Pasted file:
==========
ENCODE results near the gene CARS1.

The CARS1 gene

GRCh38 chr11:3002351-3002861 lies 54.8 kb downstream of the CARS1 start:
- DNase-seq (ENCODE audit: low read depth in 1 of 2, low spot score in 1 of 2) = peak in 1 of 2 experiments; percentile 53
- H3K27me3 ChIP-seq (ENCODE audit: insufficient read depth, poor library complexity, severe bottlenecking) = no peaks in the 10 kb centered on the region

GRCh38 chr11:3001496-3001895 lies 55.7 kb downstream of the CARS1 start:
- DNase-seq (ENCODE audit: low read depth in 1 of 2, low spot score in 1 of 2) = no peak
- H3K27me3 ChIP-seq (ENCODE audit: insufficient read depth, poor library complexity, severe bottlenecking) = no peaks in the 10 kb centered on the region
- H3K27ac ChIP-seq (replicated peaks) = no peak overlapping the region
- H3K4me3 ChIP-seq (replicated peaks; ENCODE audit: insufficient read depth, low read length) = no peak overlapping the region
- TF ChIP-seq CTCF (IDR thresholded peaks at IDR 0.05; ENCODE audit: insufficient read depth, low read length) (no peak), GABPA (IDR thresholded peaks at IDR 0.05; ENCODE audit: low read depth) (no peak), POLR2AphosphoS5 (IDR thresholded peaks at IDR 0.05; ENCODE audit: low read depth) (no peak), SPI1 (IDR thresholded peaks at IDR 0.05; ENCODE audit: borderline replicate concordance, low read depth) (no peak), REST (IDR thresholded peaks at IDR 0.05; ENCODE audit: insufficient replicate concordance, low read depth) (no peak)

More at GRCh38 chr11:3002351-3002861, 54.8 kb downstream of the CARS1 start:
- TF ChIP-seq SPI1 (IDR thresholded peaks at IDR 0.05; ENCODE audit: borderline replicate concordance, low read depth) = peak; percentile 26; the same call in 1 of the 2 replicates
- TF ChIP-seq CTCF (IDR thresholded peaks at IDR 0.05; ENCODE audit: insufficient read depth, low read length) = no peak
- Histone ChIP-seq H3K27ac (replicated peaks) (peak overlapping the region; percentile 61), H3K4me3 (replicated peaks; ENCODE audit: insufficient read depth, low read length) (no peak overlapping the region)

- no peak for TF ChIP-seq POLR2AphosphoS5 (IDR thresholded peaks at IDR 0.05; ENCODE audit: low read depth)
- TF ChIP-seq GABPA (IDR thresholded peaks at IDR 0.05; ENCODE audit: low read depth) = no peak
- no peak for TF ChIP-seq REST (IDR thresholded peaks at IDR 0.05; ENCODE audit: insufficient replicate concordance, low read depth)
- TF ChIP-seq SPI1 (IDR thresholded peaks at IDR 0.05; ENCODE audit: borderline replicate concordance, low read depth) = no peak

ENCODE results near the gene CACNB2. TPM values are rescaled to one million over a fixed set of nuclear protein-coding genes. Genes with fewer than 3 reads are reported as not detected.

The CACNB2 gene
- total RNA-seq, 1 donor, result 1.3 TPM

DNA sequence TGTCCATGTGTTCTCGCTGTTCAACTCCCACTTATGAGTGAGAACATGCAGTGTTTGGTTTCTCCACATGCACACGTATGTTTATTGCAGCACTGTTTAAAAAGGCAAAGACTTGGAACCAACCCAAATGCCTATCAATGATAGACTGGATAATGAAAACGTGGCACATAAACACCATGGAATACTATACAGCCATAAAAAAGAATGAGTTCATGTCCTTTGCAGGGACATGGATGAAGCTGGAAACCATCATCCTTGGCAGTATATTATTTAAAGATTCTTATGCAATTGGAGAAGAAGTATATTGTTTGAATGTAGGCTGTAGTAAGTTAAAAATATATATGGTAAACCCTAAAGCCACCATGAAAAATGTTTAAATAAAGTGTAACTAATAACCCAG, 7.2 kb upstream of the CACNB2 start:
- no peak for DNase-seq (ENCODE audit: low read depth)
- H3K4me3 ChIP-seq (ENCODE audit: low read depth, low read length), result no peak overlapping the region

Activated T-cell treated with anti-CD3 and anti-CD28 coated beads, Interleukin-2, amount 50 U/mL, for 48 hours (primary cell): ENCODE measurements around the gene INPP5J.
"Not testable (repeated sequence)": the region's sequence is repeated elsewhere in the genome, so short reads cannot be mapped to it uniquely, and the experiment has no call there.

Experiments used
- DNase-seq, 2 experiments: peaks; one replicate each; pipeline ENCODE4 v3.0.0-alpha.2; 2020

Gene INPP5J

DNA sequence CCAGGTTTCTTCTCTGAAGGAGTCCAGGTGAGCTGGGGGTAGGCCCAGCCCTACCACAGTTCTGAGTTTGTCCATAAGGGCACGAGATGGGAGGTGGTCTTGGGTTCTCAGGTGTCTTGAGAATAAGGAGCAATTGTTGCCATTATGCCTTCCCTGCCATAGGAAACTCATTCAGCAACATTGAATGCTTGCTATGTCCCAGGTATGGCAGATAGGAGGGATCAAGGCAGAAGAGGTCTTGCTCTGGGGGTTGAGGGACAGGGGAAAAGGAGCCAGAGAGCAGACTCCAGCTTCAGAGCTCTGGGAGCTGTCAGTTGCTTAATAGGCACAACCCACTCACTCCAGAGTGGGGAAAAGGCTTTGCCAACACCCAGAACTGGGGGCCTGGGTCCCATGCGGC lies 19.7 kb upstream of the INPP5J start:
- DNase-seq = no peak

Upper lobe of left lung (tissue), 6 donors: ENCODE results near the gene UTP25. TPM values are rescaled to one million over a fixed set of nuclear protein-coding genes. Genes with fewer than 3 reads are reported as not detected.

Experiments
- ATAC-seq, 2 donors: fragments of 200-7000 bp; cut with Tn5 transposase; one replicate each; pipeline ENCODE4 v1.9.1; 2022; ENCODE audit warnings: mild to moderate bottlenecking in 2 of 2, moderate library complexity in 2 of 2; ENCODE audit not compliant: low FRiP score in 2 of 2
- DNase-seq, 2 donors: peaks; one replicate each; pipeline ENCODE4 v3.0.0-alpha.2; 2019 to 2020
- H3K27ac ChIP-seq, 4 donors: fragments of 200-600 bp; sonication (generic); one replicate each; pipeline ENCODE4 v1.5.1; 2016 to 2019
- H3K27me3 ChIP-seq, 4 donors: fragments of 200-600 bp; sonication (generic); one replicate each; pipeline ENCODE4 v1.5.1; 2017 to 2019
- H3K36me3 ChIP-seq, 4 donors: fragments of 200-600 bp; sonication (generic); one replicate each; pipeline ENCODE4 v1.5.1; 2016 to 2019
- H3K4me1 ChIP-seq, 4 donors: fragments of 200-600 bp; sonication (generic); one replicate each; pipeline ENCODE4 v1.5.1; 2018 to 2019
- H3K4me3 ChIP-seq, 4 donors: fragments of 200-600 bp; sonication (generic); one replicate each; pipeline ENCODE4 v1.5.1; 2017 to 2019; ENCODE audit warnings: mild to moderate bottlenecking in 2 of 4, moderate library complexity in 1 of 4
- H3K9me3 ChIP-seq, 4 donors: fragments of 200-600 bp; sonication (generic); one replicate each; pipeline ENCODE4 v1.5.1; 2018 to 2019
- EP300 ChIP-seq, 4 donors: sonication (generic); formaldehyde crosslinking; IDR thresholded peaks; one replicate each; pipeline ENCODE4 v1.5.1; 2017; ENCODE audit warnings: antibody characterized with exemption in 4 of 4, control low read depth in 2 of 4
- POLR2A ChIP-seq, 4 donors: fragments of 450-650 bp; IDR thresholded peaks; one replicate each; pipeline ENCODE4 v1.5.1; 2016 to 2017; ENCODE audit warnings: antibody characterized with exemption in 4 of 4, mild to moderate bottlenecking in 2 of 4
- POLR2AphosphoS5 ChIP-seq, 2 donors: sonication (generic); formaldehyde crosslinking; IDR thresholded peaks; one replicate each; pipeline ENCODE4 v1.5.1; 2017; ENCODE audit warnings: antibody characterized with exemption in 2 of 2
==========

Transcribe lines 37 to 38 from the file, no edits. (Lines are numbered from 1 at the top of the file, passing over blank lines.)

- H3K27ac ChIP-seq, 4 donors: fragments of 200-600 bp; sonication (generic); one replicate each; pipeline ENCODE4 v1.5.1; 2016 to 2019
- H3K27me3 ChIP-seq, 4 donors: fragments of 200-600 bp; sonication (generic); one replicate each; pipeline ENCODE4 v1.5.1; 2017 to 2019